She is collaborating with the Harborview Injury Prevention Research Center with the goal of collecting and translating injury and treatment data into programs, policies and education aimed at preventing, mitigating and treating traumatic dental injuries more effectively.
“I benefit from interactions with many of the injury research experts at the HIPRC,” said Dr. Capote.
Alongside a cadre of faculty researchers at HIPRC, Dr. Capote is beginning to collect data that will help to answer a number of important unanswered questions: Where do children receive treatment for dental trauma and how much does it typically cost? Are appropriate guidelines followed during treatment? Are athletic trainers, coaches, physicians, nurses, EMTs, police and others receiving training in dental trauma first response? What sports are causing the most dental injury to youth?
“Dental injuries can be especially devastating because they are generally irreversible and involve long-term management that will likely continue over a patient’s lifetime,” said Dr. Capote. “Traumatic dental injuries cannot be completely eliminated, but injury rates and severity have the potential to be reduced. This is the focus of my current research.”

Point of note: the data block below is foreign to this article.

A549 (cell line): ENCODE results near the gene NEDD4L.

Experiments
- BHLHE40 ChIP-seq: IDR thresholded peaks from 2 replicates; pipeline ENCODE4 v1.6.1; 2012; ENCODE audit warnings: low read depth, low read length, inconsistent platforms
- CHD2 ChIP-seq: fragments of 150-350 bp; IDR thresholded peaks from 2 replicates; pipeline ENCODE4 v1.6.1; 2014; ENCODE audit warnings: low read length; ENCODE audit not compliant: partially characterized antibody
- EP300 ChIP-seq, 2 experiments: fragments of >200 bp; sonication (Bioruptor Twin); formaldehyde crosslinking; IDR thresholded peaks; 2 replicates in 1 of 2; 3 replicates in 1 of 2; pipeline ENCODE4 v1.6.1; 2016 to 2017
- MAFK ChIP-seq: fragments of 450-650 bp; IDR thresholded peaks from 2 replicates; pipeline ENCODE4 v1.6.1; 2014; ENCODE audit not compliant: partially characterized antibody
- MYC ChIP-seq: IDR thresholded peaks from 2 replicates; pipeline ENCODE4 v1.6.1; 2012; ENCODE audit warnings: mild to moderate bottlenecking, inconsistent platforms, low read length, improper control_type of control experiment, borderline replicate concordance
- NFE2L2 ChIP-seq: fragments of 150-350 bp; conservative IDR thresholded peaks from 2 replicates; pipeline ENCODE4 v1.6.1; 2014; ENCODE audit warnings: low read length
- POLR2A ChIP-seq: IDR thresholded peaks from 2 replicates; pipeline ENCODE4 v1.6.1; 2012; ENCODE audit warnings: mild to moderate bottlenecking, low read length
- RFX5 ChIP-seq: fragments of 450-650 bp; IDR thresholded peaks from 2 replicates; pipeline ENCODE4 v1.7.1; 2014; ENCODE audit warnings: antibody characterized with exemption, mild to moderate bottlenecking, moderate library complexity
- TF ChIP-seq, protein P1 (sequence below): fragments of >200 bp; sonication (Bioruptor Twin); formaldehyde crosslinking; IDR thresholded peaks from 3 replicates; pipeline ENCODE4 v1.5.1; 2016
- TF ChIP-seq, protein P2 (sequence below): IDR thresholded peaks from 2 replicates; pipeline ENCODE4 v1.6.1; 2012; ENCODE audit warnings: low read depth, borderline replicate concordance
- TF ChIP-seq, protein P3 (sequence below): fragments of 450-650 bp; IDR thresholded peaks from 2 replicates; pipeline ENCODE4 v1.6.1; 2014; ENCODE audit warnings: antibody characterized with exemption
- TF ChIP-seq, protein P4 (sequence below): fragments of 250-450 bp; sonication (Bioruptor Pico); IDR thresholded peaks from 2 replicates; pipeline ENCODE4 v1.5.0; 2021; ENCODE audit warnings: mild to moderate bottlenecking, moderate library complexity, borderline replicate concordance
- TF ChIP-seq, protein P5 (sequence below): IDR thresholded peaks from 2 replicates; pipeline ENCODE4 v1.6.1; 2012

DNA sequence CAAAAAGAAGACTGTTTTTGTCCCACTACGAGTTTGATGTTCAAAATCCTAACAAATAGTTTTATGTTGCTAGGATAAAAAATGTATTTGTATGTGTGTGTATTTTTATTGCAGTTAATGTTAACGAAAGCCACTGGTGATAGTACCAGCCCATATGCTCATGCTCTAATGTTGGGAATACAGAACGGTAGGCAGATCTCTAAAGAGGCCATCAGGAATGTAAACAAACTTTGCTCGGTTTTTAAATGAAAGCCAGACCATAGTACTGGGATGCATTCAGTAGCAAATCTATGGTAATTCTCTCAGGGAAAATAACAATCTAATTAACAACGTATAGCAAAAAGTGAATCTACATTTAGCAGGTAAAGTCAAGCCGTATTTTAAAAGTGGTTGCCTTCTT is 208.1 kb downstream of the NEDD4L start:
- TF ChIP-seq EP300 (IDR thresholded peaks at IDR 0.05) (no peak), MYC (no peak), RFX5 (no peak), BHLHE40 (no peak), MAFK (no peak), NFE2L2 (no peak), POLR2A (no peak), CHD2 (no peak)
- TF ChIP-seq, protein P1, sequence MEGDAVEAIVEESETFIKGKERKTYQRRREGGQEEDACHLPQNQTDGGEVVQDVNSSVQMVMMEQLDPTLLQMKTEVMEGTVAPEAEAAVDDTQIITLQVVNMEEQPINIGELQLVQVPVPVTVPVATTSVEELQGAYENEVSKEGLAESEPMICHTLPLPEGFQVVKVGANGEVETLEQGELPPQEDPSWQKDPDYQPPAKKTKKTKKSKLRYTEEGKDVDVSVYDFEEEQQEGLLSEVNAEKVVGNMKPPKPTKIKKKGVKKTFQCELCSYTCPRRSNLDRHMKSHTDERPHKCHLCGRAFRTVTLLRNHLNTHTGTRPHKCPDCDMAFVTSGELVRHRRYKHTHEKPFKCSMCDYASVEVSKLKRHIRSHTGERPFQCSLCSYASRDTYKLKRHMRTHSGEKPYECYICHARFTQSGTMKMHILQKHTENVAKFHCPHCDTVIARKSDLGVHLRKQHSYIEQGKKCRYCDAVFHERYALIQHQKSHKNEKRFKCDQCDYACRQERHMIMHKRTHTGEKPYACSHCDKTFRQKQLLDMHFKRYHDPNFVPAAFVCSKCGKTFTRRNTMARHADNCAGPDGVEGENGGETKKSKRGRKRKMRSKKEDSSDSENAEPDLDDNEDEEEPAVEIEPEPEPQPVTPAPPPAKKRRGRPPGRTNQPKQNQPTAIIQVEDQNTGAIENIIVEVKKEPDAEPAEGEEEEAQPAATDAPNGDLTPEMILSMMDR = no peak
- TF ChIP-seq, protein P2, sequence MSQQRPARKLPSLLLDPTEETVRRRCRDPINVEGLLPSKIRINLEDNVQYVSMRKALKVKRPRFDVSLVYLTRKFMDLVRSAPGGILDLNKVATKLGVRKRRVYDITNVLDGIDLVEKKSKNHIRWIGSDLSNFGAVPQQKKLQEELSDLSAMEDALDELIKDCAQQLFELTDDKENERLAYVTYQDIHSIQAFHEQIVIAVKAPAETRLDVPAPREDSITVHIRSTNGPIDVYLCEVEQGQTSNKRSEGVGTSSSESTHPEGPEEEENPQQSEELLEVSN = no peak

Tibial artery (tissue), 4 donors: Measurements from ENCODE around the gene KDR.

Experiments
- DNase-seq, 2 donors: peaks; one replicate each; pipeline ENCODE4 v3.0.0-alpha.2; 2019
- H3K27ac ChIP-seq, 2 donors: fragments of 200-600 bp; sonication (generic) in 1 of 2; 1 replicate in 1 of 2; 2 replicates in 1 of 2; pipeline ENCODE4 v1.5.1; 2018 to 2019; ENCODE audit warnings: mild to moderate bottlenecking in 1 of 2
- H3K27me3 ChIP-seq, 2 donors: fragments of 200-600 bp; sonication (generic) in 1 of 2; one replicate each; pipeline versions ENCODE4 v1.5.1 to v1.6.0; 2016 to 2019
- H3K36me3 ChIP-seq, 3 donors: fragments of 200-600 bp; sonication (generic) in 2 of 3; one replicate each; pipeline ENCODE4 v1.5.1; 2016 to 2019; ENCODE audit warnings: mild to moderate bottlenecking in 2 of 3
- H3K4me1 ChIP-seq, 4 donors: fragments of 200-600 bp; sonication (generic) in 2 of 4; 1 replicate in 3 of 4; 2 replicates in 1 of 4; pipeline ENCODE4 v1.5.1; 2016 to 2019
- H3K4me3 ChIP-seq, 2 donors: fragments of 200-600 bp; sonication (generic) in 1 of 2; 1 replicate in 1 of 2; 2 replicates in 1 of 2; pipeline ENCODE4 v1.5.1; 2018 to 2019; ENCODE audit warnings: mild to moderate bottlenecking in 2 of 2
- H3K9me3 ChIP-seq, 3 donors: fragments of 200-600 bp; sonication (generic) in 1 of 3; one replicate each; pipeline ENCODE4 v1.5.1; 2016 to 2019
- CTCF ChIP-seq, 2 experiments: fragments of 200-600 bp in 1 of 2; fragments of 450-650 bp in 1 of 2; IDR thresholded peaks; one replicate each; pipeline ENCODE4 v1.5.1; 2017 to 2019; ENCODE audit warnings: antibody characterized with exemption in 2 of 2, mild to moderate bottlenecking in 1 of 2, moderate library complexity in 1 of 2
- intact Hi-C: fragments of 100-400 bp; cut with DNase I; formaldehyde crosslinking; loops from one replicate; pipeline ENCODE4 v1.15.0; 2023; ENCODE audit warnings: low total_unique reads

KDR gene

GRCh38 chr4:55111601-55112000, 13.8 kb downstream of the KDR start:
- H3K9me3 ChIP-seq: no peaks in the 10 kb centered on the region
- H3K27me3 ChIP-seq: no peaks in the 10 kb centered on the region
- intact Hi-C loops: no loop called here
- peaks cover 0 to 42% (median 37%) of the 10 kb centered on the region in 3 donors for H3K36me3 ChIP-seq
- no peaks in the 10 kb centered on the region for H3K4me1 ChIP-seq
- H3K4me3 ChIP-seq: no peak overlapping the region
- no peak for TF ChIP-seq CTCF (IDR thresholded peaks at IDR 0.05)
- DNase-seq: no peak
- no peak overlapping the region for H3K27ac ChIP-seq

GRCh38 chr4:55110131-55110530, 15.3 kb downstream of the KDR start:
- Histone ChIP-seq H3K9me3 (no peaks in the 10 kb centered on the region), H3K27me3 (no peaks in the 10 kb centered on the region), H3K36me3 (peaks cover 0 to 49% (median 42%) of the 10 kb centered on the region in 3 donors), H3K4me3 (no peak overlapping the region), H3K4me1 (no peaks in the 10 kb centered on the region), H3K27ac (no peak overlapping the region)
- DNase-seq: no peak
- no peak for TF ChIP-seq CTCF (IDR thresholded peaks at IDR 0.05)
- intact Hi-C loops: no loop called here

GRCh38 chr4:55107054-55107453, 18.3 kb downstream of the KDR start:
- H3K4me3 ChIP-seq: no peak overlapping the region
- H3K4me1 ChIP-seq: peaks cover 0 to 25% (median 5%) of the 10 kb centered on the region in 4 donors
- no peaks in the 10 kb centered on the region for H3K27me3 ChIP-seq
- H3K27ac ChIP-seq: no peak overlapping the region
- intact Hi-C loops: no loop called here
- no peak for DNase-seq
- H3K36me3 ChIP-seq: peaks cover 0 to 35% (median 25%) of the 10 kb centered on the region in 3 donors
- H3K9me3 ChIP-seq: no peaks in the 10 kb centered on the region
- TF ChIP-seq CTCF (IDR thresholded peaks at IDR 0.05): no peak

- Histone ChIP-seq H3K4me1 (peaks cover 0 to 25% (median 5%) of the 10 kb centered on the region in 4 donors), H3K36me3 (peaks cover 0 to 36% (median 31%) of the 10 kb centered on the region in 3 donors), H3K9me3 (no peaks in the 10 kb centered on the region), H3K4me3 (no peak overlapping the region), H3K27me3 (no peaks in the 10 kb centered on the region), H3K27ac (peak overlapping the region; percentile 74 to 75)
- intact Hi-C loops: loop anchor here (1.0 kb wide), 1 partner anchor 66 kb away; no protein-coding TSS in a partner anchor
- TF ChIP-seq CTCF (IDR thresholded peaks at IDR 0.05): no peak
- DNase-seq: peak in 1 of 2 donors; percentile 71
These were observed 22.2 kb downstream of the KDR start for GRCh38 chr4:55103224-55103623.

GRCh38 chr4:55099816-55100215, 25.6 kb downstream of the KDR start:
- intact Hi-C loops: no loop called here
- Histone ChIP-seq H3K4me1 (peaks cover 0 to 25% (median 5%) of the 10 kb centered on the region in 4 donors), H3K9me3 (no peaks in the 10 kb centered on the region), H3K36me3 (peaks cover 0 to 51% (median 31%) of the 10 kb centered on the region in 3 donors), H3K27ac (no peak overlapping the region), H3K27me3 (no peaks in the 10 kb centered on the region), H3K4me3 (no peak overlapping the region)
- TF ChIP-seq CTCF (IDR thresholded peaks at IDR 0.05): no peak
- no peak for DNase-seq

“The research questions I developed at HIPRC will ultimately allow our communities to create stronger policies and practices that target those most at risk for dental injuries,” said Dr. Capote.
Ultimately, Dr. Capote envisions creating a national database of dental trauma, allowing researchers nationwide access to information that was previously unavailable.
“A national database has the potential to move the field of dental injury forward by leaps and bounds,” said Dr. Capote.
“We really value Dr. Capote’s contributions to reducing dental injury,” said Dr. Monica S. Vavilala, director of the HIPRC. “She brings a unique perspective, which enriches everybody’s injury research at the Center.”
When she isn’t practicing orthodontics, researching, or studying Dr. Capote somehow finds the time for leisure activities. In her free time, Dr. Capote often heads to the mountains. In fact, the mountains are one of the reasons she was attracted to the West. She frequents the streams of Washington and Colorado to perfect her fly fishing cast and can often be found skiing and cycling.